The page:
Leveraging the tech to communicate with your clients

17 October 2023

AIClientCommunicationDataRetirementRetirement MattersTechnology

Expert and facilitator: Mike Johnstone, Director, TOMD (The Outsourced Marketing Department Limited)


  1. Legacy IT systems and data challenges: Most firms have fragmented and outdated IT systems that don't integrate well, making it difficult to get clean data to personalise marketing and plug in new tools. Upgrading core systems is challenging with the legacy infrastructure in place
  2. Lack of relevant ongoing client communications: While advisor firms put a lot of effort into onboarding and annual reviews, there is very little ongoing communication and engagement with clients in between. Content needs to be timely, relevant and valuable
  3. Potential uses for AI tools like ChatGPT: ChatGPT has potential to assist with content creation and communications but questions remain around quality control, tone, security and who bears regulatory responsibility
  4. Challenges with technology investment and buy-in: Larger firms are better placed to invest. For smaller IFAs, cost and advisor buy-in are barriers. Providers could do more to support their distribution channels
  5. Importance of human interaction: Younger clients value technology but want human interaction. Advisors need support to free up capacity. Fully integrated solutions are a long way off but progress can be made

Discussion points:

The group discussed the current state of technology in the financial advisory industry, the challenges with legacy systems and integrating new technology, the importance of data and personalisation in marketing and communications, the need to provide relevant and timely content to clients, the potential uses for AI like ChatGPT, and the difficulties of getting adviser buy-in and finding the resources to implement new technology.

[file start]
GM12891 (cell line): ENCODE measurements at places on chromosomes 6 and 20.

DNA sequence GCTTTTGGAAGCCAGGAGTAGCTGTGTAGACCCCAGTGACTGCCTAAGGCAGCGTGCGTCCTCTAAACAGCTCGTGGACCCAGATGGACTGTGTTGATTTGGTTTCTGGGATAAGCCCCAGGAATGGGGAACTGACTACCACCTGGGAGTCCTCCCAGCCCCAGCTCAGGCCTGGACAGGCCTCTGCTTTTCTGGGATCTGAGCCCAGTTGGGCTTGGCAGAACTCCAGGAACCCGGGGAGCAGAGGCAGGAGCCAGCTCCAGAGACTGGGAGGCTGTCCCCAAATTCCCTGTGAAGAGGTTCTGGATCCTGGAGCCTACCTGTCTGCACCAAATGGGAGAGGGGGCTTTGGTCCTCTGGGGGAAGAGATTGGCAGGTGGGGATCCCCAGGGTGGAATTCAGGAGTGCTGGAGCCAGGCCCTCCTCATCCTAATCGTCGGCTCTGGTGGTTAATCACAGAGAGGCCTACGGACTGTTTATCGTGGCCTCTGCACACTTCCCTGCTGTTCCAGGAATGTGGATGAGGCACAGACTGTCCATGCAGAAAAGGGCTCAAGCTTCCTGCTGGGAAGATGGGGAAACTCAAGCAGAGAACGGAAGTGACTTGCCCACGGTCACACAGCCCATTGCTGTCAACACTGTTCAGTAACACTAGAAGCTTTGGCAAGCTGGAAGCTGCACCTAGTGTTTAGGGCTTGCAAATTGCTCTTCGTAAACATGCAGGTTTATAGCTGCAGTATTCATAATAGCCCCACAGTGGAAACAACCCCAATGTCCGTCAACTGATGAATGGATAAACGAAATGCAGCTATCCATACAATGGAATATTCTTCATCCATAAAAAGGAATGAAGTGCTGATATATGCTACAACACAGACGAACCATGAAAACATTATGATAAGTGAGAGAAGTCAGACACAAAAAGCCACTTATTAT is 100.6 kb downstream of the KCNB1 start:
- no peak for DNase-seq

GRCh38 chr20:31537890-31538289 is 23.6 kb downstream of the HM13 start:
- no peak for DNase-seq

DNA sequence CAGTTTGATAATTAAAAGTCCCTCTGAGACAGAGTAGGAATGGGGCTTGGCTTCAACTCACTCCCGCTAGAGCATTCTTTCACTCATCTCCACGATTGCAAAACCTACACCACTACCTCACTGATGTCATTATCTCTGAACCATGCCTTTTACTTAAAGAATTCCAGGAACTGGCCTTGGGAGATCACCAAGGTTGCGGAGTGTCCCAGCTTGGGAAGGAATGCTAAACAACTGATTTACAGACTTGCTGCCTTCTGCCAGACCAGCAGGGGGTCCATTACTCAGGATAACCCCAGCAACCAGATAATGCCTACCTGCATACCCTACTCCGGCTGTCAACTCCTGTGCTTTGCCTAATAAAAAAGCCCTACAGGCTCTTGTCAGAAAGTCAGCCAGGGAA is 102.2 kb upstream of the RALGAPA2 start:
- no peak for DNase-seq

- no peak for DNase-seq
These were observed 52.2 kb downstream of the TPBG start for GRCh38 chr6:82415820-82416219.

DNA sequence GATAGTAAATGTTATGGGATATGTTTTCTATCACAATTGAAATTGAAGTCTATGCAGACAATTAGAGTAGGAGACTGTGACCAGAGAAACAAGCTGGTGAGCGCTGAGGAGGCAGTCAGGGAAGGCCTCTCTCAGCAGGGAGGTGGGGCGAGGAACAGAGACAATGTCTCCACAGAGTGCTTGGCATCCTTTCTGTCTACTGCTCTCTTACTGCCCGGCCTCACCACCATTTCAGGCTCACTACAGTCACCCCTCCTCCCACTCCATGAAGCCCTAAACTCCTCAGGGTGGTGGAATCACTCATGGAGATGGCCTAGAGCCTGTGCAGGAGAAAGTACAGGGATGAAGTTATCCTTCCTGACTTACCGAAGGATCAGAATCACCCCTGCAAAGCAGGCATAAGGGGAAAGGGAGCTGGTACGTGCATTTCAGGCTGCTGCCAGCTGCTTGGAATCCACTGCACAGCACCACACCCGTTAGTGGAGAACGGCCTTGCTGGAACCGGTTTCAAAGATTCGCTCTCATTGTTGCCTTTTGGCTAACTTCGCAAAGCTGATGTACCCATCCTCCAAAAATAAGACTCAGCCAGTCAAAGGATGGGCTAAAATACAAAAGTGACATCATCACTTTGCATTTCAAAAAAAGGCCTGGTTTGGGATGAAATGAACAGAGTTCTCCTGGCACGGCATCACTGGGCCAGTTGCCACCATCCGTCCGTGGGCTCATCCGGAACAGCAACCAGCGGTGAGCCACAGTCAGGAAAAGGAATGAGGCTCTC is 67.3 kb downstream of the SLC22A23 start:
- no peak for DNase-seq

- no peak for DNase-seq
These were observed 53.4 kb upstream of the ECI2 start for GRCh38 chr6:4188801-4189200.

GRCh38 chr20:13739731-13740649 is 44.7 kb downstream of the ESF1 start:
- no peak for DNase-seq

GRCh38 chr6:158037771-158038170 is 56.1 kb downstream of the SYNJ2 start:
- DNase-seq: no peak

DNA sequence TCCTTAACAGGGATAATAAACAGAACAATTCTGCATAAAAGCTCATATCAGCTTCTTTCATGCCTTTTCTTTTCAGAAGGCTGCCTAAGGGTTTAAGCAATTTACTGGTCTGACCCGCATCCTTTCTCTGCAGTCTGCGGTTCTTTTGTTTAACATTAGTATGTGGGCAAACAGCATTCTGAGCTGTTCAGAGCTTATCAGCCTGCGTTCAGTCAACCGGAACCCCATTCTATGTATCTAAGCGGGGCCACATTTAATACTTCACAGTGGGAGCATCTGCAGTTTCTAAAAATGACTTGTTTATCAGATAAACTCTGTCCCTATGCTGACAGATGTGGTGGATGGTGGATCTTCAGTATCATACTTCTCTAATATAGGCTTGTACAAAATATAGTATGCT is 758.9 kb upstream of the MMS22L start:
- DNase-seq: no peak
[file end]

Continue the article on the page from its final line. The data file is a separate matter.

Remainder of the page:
There was agreement that most advisers are focused on their core job of providing advice and running their business, not on technology or marketing. Many advisers see marketing as a ‘tick box’ exercise rather than something strategic. There is often a disconnect between firms' marketing activities and meeting advisers' and clients' needs.

Key themes included:

  • Legacy IT systems make getting clean data difficult, hindering personalisation and integration of new tools
  • Upgrading is challenging and expensive. Advisers receive lots of content from providers but often just ‘spam’ it to clients without personalisation
  • There is very little ongoing client communication between onboarding and annual reviews
  • Client communications need to be relevant, timely and add value. Interest spikes during crises but firms fail to capitalise on these opportunities
  • AI like ChatGPT has potential to help generate content and communications, but concerns exist around quality, tone, security and regulatory responsibility
  • Larger firms are better placed to invest in new technology. Smaller IFAs struggle with cost and buy-in
  • Providers could do more to support their distribution networks
  • Finding staff and getting advisory buy-in are barriers
  • Younger clients embrace technology but want human interaction. Advisers need support to free capacity
  • Fully integrated systems with client data APIs and AI are a long way off for most firms. However, smaller steps can be taken now to experiment with the existing tools

Key takeaways:

  • Review your current tech stack and identify priorities and quick wins for better data utilization and integrations
  • Audit your existing client communications and establish a more strategic ongoing engagement plan
  • Research capabilities and limitations of AI tools like ChatGPT that could assist your marketing and client communication
  • Discuss challenges and barriers to adopting new technology
  • Survey clients on their communication preferences and assess human interaction needs